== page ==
Lamar Smith, the chief sponsor of SOPA and the Republican chairman of the House of Representatives Judiciary Committee, said on Friday that he is pulling the bill “until there is wider agreement on a solution.”
“I have heard from the critics and I take seriously their concerns regarding proposed legislation to address the problem of online piracy,” Smith said in a statement.
He added: “It is clear that we need to revisit the approach on how best to address the problem of foreign thieves that steal and sell American inventions and products.”
Smith also released the following statement on Friday:
“We need to revisit the approach on how best to address the problem of foreign thieves that steal and sell American inventions and products. The problem of online piracy is too big to ignore. American intellectual property industries provide 19 million high-paying jobs and account for more than 60% of U.S. exports.
The theft of America’s intellectual property costs the U.S. economy more than $100 billion annually and results in the loss of thousands of American jobs. Congress cannot stand by and do nothing while American innovators and job creators are under attack.
The online theft of American intellectual property is no different than the theft of products from a store. It is illegal and the law should be enforced both in the store and online.
The Committee will continue work with copyright owners, Internet companies, financial institutions to develop proposals that combat online piracy and protect America’s intellectual property.
We welcome input from all organizations and individuals who have an honest difference of opinion about how best to address this widespread problem. The Committee remains committed to finding a solution to the problem of online piracy that protects American intellectual property and innovation.”
Smith’s stance comes just two days after he told the Wall Street Journal that he didn’t plan to back down on SOPA, telling the newspaper he expected to “move forward” with the bill in February.
Senate Democratic leader Harry Reid said he would postpone a critical vote that had been scheduled for January 24 “in light of recent events.”
In a brief statement on Friday, Mr. Reid said there was no reason why concerns about the legislation cannot be resolved. He didn’t offered a new date for the vote.
The anti-piracy bills, known as PIPA and SOPA, are aimed at curbing access to overseas websites that traffic in pirated content and counterfeit products, such as movies and music.
The legislation has been a priority for entertainment companies, software companies, publishers, pharmaceutical companies and other industry groups who say it is critical to curbing online piracy, which they believe costs them billions of dollars each year.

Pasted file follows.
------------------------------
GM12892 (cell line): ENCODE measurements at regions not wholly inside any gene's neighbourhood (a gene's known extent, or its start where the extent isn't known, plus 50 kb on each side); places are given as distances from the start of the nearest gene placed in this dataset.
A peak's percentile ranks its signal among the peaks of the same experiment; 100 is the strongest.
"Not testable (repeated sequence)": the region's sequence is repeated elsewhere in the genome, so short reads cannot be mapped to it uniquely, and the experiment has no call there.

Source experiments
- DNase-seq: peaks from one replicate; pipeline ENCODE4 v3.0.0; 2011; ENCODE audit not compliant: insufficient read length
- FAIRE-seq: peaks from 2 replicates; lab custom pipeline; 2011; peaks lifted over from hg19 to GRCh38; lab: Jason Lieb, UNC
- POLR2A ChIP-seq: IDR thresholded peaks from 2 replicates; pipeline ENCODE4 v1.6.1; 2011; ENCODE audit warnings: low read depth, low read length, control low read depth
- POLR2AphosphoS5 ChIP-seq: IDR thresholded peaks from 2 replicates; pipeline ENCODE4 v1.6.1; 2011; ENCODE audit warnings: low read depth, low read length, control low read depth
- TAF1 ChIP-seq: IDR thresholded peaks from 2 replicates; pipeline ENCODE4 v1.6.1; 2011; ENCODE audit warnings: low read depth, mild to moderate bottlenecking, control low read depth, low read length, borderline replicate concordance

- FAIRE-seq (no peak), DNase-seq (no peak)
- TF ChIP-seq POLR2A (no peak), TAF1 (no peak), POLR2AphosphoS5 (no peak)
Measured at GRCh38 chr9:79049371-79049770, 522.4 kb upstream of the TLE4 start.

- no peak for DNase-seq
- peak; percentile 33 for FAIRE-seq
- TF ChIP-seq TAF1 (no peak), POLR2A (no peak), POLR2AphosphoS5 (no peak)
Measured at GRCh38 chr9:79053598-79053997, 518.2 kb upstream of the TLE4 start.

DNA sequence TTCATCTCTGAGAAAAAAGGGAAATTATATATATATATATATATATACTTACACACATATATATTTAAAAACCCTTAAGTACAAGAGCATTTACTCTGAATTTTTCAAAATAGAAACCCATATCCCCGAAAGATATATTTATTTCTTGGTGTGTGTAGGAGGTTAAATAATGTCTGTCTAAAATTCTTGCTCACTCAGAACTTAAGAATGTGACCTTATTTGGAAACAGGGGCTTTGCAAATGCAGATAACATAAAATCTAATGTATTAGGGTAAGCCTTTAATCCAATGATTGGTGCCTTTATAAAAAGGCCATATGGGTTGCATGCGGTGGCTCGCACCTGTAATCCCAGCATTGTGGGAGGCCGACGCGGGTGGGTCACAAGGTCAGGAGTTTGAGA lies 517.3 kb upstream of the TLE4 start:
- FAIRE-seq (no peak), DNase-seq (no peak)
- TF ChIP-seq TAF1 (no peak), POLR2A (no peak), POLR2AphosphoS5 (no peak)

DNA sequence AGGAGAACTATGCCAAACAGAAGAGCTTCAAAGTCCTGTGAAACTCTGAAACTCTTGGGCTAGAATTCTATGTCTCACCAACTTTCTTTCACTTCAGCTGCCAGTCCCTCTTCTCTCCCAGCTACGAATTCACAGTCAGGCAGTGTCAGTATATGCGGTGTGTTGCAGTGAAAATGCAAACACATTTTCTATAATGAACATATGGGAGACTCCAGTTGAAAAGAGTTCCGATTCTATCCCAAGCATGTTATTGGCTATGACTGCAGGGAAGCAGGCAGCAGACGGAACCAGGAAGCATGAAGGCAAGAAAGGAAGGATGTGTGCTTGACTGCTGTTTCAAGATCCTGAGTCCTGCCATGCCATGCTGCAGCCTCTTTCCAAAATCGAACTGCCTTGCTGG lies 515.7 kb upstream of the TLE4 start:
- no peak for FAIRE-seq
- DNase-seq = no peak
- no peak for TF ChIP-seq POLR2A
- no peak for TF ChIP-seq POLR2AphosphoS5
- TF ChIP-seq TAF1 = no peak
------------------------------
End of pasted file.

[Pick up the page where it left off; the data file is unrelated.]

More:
But technology companies are concerned the laws would undermine Internet freedoms, be difficult to enforce and encourage frivolous lawsuits.
Public sentiment on the bills shifted in recent weeks after Internet players ramped up their lobbying.
White House officials weighed in on Saturday, saying in a blog post that they had concerns about legislation that could make businesses on the Internet vulnerable to litigation and harm legal activity and free speech.
Then on Wednesday, protests blanketed the Internet, turning Wikipedia and other popular websites dark for 24 hours. The other most popular websites including Google, Facebook, Twitter, Reddit protested the proposed anti-piracy bills but did not shut down.
The indefinite postponement of the bills drew quick praise from the Internet community, and ire from Hollywood.
“We appreciate that lawmakers have listened to our community’s concerns, and we stand ready to work with them on solutions to piracy and copyright infringement that will not chill free expression or threaten the economic growth and innovation the Internet provides,” a Facebook spokesman said.
Chris Dodd, chief executive of the Motion Picture Association of America and a former Democratic senator, said the stalling of legislation is a boost for criminals. “As a consequence of failing to act, there will continue to be a safe haven for foreign thieves,” Dodd said.
Reid expressed hope on Friday that Senate Judiciary Committee Chairman Patrick Leahy, who has been shepherding the bill through Congress, could help resolve differences in the legislation. He said: “I am optimistic that we can reach a compromise in the coming weeks.”
Leahy slammed the Senate derailment of the anti-piracy legislation as a “knee-jerk reaction to a monumental problem” but said he is committed to getting a bill signed into law this year.
Senator Ron Wyden introduced a bill last month that he said “meets the same publicly stated goals as SOPA or Protect IP without causing massive damage to the Internet,” while Representative Darrel Issa on Wednesday introduced a companion bill in the House.
Issa said SOPA and PIPA lacked a fundamental understanding of how Internet technologies work. The technology sector has shown more optimism about prospects for Issa and Wyden’s alternative bill, called the OPEN Act.
“It’s a great starting point for discussion, and we’re definitely very open to that,” said Tiffiniy Cheng, co-founder of Fight for the Future, a nonprofit that helped organize the Internet protests against SOPA and PIPA.